The subject of offshore hydrocarbon releases (HCRs) continues to be a major source of discussion in the UK oil and gas industry.
Every HCR is a safety threat and, while major accidents are rare events, they always have the potential for large-scale loss of life, catastrophic damage to assets or the environment.
Earlier this year, the HSE challenged oil and gas operators over continued hydrocarbon releases and warned them to do more to tackle the problem. The regulator also asked them to improve sharing and learning from incidents.
Step Change in Safety – the member-led, not-for-profit organisation which brings together the workforce, operators and contractors, trade unions and regulators to share, collaborate and adopt best safety practice – has been playing a very important role in supporting this call for action and increasing the industry’s awareness of major accident hazard management.
Everyone has a part to play in managing major accident hazards, from the drill floor to the board room. With this in mind, Step Change in Safety’s major accident hazard understanding workgroup – which is made up of representatives from operators, contractors, safety reps and the HSE – has been working on a programme to develop a more informed workforce and give everyone in the industry a clear line of sight between their job role and prevention of a major accident.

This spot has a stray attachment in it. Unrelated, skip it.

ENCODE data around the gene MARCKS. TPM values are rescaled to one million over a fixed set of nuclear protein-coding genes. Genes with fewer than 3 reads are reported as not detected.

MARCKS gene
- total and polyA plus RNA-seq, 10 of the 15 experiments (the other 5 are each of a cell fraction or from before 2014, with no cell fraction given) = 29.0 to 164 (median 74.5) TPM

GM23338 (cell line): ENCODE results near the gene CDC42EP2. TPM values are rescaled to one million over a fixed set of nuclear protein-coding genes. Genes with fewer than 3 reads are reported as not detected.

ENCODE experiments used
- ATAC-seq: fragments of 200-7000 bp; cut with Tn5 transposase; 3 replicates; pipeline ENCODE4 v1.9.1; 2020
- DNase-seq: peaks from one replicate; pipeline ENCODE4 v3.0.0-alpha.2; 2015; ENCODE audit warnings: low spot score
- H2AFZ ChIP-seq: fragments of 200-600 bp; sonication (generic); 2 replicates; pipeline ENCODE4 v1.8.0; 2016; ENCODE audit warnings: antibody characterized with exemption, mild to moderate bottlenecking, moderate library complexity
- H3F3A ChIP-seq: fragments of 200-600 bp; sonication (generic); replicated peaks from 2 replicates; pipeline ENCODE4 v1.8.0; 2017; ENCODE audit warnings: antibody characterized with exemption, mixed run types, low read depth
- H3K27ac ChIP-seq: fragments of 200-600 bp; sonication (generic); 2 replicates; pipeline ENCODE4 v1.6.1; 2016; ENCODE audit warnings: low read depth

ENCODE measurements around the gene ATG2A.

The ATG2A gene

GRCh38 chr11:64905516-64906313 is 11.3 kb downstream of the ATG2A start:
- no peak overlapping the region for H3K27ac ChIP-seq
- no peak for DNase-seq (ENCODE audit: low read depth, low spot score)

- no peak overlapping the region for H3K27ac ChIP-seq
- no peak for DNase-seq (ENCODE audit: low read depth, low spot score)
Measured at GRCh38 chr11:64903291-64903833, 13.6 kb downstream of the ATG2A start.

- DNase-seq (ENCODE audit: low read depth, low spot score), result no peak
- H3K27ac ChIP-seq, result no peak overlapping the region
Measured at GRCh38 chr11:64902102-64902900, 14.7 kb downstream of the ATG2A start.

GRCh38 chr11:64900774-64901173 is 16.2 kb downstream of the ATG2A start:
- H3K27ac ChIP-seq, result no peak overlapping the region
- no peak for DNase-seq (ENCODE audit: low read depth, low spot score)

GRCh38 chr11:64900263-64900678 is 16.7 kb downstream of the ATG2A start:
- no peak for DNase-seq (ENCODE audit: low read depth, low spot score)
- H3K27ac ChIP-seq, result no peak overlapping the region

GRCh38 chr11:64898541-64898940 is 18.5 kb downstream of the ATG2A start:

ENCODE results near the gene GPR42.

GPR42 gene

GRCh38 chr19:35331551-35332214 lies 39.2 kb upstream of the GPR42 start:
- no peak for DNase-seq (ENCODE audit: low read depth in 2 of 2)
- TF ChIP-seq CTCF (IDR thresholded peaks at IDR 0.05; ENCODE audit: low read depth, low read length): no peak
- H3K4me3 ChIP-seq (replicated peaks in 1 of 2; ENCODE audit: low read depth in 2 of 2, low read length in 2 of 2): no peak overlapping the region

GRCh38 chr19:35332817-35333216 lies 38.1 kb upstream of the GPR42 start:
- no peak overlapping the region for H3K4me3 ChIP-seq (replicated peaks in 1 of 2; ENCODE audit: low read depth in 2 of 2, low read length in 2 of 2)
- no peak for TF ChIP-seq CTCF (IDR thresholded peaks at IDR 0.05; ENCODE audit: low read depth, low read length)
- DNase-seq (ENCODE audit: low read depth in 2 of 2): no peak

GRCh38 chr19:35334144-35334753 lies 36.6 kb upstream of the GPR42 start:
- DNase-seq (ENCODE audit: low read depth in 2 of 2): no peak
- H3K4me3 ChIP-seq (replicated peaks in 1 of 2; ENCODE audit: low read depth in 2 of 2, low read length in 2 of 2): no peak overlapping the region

This programme initially identified knowledge gaps at all levels across the industry and then set out to address this lack of awareness by creating a range of resources, including senior management workshops, an e-learning tool and a series of videos and learning packs, for distribution both onshore and offshore.
It’s hoped that the videos, which are designed to equip the offshore workforce with a greater awareness of major accident hazards and how they interact with the critical safety control measures, or “barriers”, will also enable a greater level of discussion.
The most recent film produced by Step Change in Safety called Own Your Barrier, features real-life industry personnel; including a control room operator, a scaffolder and the managing director of a major oil and gas production company; explaining the importance of the barriers they own and their role in preventing and mitigating against major accidents.
Our organisation is also working together with its members to develop a High Value Learning approach which promotes and supports the early sharing of identified lessons from a major accident or near-miss. Examples of good practice also have great learning potential.
Step Change in Safety is looking forward to another year of productive collaboration as the members of its workgroups, who volunteer their time and expertise, continue their efforts towards making the UKCS the safest place to work in the worldwide oil and gas industry.